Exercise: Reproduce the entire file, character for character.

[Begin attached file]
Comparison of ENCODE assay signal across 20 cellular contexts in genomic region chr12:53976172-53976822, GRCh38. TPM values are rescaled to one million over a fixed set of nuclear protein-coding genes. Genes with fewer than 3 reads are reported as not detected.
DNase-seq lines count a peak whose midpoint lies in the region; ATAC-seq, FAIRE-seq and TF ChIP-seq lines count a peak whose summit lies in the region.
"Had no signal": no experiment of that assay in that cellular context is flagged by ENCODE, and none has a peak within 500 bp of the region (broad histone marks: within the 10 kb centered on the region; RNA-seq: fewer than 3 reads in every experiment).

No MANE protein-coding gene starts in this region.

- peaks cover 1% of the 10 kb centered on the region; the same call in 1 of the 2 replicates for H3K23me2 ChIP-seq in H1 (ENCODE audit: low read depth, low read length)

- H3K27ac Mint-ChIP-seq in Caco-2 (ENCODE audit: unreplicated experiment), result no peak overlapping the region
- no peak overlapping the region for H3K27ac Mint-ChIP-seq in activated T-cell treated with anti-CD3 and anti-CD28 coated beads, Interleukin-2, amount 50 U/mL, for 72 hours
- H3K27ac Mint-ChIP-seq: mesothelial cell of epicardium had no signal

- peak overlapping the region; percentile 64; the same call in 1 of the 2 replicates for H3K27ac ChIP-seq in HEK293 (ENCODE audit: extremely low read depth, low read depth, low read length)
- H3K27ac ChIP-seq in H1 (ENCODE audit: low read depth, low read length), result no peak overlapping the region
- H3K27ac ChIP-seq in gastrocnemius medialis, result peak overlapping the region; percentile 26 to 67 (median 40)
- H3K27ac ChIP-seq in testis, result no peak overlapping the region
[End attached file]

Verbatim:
Comparison of ENCODE assay signal across 20 cellular contexts in genomic region chr12:53976172-53976822, GRCh38. TPM values are rescaled to one million over a fixed set of nuclear protein-coding genes. Genes with fewer than 3 reads are reported as not detected.
DNase-seq lines count a peak whose midpoint lies in the region; ATAC-seq, FAIRE-seq and TF ChIP-seq lines count a peak whose summit lies in the region.
"Had no signal": no experiment of that assay in that cellular context is flagged by ENCODE, and none has a peak within 500 bp of the region (broad histone marks: within the 10 kb centered on the region; RNA-seq: fewer than 3 reads in every experiment).

No MANE protein-coding gene starts in this region.

- peaks cover 1% of the 10 kb centered on the region; the same call in 1 of the 2 replicates for H3K23me2 ChIP-seq in H1 (ENCODE audit: low read depth, low read length)

- H3K27ac Mint-ChIP-seq in Caco-2 (ENCODE audit: unreplicated experiment), result no peak overlapping the region
- no peak overlapping the region for H3K27ac Mint-ChIP-seq in activated T-cell treated with anti-CD3 and anti-CD28 coated beads, Interleukin-2, amount 50 U/mL, for 72 hours
- H3K27ac Mint-ChIP-seq: mesothelial cell of epicardium had no signal

- peak overlapping the region; percentile 64; the same call in 1 of the 2 replicates for H3K27ac ChIP-seq in HEK293 (ENCODE audit: extremely low read depth, low read depth, low read length)
- H3K27ac ChIP-seq in H1 (ENCODE audit: low read depth, low read length), result no peak overlapping the region
- H3K27ac ChIP-seq in gastrocnemius medialis, result peak overlapping the region; percentile 26 to 67 (median 40)
- H3K27ac ChIP-seq in testis, result no peak overlapping the region